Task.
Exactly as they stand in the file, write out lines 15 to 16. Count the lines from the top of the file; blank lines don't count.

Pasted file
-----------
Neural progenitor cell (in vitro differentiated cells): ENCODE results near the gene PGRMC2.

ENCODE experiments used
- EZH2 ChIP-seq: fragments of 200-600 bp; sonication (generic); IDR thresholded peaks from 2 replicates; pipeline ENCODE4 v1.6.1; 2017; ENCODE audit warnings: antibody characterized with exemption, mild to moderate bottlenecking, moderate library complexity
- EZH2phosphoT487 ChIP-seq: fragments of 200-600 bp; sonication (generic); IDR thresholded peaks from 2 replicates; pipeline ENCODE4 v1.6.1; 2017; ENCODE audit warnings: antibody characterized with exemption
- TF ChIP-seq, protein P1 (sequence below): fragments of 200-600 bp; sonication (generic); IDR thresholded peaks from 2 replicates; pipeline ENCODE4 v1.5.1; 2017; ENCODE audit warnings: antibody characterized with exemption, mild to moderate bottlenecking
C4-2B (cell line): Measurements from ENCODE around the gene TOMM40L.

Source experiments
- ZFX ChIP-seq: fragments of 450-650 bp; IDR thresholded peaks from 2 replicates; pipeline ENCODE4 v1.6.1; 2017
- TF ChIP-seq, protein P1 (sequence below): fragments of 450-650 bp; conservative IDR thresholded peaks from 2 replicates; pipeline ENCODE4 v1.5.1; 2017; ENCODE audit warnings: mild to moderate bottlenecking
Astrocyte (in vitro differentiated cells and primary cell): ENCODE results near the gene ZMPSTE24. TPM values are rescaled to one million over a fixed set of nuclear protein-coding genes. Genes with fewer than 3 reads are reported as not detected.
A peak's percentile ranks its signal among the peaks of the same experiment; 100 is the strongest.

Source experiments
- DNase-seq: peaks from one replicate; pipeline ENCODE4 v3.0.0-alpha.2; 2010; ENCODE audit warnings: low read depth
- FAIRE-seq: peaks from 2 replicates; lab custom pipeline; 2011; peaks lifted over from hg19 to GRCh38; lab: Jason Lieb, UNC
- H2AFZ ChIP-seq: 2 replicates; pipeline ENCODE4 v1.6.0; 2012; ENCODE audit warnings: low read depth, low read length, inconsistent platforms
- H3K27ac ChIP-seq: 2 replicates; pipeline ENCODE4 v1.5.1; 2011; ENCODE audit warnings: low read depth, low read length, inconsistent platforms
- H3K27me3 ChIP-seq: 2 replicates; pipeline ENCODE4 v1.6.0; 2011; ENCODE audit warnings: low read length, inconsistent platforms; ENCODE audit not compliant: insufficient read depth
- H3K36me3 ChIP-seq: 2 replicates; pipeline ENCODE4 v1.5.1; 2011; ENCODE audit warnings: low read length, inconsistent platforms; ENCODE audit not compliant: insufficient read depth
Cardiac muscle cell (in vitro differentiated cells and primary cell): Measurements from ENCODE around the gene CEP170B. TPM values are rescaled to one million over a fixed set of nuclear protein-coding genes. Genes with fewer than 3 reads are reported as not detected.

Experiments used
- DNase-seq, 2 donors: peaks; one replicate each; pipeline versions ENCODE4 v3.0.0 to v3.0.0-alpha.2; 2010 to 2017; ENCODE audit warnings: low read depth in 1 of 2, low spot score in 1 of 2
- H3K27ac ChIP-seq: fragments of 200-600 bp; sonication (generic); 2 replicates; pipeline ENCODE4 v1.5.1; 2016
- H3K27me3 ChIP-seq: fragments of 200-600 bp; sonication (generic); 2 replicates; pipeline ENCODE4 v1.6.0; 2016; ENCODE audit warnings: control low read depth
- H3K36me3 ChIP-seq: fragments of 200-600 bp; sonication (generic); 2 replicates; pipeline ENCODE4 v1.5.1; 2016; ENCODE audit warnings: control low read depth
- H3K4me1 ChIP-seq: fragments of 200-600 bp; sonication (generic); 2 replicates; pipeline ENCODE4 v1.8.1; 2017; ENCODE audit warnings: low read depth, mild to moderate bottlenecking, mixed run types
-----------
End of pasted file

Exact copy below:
- H2AFZ ChIP-seq: 2 replicates; pipeline ENCODE4 v1.6.0; 2012; ENCODE audit warnings: low read depth, low read length, inconsistent platforms
- H3K27ac ChIP-seq: 2 replicates; pipeline ENCODE4 v1.5.1; 2011; ENCODE audit warnings: low read depth, low read length, inconsistent platforms